Feature Stories

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Priyanka Ketkar will begin her studies at the University of Minnesota-Twin Cities this fall. “I’m impressed by Priyanka’s achievements,” Argonne Chemical Engineer Diane Graziano said. “This is a wonderful scholarship program that Argonne’s involved in, encouraging smart young scholars to pursue careers in engineering.” To view a larger version of the image, click on it.
Argonne sponsors aspiring green energy researcher through Society of Women Engineers program

Argonne sponsored scholarship winner, Priyanka Ketkar, talks about her love of science and engineering and her plans for the future.

July 17, 2013
Illustration of the nano-layer at the liquid interface between the salt solution and mercury. Physicists from Kiel University discovered the formation of an ordered crystal of exactly five atomic layers between the two liquids with brilliant X-rays. To view a larger version of the image, click on it. Image courtesy Christian-Albrechts-Universität zu Kiel.
Nanocrystals grow from liquid interface

An international collaboration of scientists has discovered a unique crystalizing behavior at the interface between two immiscible liquids that could aid in sustainable energy development.

May 16, 2013
Gordon Electric Supply, Inc. is the only woman-owned, small business distributor of Square D products in the Chicago area.
Small business success story: Gordon Electric Supply, Inc.

Gordon Electric Supply has provided electrical and lighting products and services in the Chicago market for more than 60 years. It is the only woman-owned, small business distributor of Square D products in the Chicago area.

May 14, 2013
David P. Weber, Director of Argonne's Computing and Telecommunications Division from 1986-1994, with Argonne's Cray X-MP computer, a shared-memory parallel vector processor, in 1982. The Cray X-MP was the world's fastest computer between 1983-1985. To view a larger version of the image, click on it.
Adventures in parallelism: Celebrating 30 years of parallel computing at Argonne

Were they visionaries or lucky gamblers? Thirty years ago, researchers at the U.S. Department of Energy’s Argonne National Laboratory established the lab’s first experimental parallel computing facility. Today, high-performance computing has become essential to virtually all science and engineering, and Argonne houses one of the fastest parallel machines in the world in support of scientific discovery.

May 13, 2013
“Conventional theory said that these bacteria have to migrate to where their favorite resources are,” Argonne's Jack Gilbert said. “But what this paper suggests is that the old theory of bacteria moving into an environment is wrong. All of the species are always there, just in very small amounts.” To view a larger version of the image, click on it.
Study suggests same microbes may be present in oceans worldwide

A new study from researchers at the U.S. Department of Energy’s (DOE) Argonne National Laboratory could herald a sea change in how we think about microbes in the ocean.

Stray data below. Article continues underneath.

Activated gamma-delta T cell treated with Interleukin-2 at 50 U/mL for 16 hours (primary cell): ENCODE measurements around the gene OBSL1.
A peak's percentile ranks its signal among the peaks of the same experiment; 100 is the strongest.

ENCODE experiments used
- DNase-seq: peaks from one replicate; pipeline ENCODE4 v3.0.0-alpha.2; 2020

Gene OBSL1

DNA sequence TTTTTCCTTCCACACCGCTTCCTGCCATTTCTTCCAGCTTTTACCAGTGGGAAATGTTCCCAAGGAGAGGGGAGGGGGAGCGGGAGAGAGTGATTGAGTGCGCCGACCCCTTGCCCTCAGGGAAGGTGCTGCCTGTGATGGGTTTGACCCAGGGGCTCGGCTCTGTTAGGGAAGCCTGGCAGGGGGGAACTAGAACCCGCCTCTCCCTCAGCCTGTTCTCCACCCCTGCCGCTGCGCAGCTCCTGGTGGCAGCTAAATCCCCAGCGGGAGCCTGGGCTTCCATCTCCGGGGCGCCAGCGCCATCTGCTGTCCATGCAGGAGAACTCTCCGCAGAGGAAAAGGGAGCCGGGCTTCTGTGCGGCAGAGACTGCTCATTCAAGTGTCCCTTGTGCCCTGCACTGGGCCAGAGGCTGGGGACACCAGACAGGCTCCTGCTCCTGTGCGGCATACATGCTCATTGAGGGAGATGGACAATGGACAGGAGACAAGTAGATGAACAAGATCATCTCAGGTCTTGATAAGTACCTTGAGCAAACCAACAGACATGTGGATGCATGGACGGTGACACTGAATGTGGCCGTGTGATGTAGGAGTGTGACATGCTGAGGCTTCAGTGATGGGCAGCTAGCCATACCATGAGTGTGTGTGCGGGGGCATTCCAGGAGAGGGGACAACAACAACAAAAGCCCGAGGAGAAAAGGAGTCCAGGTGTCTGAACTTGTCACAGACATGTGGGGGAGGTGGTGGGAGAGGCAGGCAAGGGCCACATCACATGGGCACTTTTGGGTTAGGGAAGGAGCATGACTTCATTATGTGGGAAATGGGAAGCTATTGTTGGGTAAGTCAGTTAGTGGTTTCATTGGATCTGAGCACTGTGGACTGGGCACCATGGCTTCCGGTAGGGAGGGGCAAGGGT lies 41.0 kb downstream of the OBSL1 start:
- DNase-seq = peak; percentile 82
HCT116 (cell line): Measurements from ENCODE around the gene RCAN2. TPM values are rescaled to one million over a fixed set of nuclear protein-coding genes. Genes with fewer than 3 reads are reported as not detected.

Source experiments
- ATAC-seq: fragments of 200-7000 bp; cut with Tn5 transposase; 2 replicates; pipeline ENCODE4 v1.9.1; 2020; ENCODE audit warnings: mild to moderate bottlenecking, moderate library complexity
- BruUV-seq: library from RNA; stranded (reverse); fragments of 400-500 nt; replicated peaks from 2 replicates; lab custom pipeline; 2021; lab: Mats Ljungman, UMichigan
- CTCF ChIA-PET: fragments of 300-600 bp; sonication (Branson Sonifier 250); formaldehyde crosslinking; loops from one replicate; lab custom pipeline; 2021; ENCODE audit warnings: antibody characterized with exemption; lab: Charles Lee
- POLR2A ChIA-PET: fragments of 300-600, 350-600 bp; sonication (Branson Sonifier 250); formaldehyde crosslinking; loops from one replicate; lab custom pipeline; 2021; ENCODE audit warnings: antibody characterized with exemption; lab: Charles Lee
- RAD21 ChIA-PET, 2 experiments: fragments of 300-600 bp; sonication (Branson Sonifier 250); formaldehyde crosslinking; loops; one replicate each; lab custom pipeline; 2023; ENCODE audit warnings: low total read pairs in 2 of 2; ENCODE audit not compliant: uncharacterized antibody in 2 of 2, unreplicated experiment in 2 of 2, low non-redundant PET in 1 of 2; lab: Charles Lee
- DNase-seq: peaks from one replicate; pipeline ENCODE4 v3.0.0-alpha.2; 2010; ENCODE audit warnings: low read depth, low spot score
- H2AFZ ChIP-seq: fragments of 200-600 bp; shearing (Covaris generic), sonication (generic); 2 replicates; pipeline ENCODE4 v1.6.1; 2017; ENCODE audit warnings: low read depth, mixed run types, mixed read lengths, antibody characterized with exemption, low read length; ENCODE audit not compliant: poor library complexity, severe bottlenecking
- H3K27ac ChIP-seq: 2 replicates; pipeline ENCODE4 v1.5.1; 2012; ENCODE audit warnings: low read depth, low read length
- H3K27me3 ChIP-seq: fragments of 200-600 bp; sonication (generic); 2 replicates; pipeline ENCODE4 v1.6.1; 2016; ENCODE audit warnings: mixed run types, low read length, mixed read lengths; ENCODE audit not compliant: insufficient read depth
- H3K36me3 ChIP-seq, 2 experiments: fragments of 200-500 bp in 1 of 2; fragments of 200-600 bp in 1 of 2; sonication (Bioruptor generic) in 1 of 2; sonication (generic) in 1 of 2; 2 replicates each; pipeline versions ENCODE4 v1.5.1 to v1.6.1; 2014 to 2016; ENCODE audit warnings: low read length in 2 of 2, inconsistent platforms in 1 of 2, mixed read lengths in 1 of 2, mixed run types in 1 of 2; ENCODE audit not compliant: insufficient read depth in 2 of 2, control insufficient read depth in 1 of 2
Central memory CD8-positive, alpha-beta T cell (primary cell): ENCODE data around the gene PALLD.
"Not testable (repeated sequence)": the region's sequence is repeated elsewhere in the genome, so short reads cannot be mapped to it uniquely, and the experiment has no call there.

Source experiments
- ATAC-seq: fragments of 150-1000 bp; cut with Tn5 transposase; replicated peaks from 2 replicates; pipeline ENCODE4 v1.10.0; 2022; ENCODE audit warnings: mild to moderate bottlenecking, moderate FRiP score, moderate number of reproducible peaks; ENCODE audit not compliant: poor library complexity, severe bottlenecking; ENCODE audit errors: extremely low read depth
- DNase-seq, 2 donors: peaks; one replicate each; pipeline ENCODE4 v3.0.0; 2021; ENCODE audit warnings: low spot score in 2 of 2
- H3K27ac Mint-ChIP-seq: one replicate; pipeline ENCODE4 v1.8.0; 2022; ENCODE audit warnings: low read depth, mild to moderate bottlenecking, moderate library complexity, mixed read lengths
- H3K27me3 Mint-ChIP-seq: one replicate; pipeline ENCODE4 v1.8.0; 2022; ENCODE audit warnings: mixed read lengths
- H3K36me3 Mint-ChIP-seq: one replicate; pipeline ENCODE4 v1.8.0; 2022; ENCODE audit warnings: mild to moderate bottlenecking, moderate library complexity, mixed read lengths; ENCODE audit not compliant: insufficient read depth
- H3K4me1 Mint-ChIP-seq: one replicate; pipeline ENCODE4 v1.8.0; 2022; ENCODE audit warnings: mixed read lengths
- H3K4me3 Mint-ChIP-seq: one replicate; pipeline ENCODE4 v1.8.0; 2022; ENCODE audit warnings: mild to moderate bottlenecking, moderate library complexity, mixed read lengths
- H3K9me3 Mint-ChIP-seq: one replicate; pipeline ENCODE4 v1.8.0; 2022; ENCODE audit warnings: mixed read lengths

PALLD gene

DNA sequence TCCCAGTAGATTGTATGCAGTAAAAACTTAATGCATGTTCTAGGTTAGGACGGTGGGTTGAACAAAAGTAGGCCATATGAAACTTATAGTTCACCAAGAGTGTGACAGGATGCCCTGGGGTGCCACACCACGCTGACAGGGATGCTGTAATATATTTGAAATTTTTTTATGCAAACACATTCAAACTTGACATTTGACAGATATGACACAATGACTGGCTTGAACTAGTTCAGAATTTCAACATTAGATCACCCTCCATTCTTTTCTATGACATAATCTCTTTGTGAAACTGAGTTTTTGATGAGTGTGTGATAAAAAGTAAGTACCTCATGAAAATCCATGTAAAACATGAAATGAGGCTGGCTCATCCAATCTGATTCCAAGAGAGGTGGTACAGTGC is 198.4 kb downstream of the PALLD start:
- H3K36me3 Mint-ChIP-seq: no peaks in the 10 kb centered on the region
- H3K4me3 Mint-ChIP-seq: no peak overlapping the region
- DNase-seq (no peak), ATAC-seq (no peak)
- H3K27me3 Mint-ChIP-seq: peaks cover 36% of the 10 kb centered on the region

April 11, 2013
An international team of scientists using Argonne's Advanced Photon Source (above) has devised a way to overcome the distortion caused by sample environments used with the X-rays to improve spatial resolution imaging by two orders of magnitude. To view a larger version of the image, click on it.
High-pressure imaging breakthrough a boon for nanotechnology

The study of nanoscale material just got much easier, and the design of nanoscale technology could get much more efficient, thanks to an advance in X-ray analysis.

April 9, 2013
A look at the structure of the HNF-4A protein, which plays a critical role by binding to specific DNA sequences and regulating the production of a number of key proteins for normal cellular processes. To view a larger version of the image, click on it.
Argonne researchers uncover structure of new protein implicated in diabetes

Scientists at Argonne National Laboratory, in collaboration with researchers from the Sanford-Burnham Medical Research Institute, recently determined and analyzed the three-dimensional structure of a protein found in the nuclei of liver and pancreatic cells.

April 4, 2013
Over the last five years, Lindblad Construction of Joliet, Ill., has secured a number of sub-contracts from Argonne for projects related to building additions, office space, washroom and laboratory remodeling, parking lot renovations, landscaping, new sidewalk construction and elevator modifications. To view a larger version of the image, click on it.
Small business success story: Lindblad Construction

Based in Joliet, Ill., Lindblad Construction has been performing construction services in the Chicagoland area for more than 60 years.

March 27, 2013
Margaret Butler helps assemble the ORACLE computer with Oak Ridge National Laboratory Engineer Rudolph Klein. In 1953, ORACLE was the world’s fastest computer, multiplying 12-digit numbers in .0005 seconds. Designed at Argonne, it was constructed at Oak Ridge. To view a larger version of the image, click on it.
In memoriam: The remarkable career of Margaret Butler

Margaret Butler was a pioneering scientist who spent her career at the forefront of the development of computer science and nuclear energy.

March 27, 2013
President Obama shared his views on U.S. energy during a news conference on March 15 at Argonne. "Few pieces of business are more important for us than getting our energy future right," he said. To view a larger version of the image, click on it.
President calls for new Energy Security Trust during Argonne visit

President Barack Obama visited Argonne National Laboratory on Friday, March 15, for an event focused on American energy policies.

March 15, 2013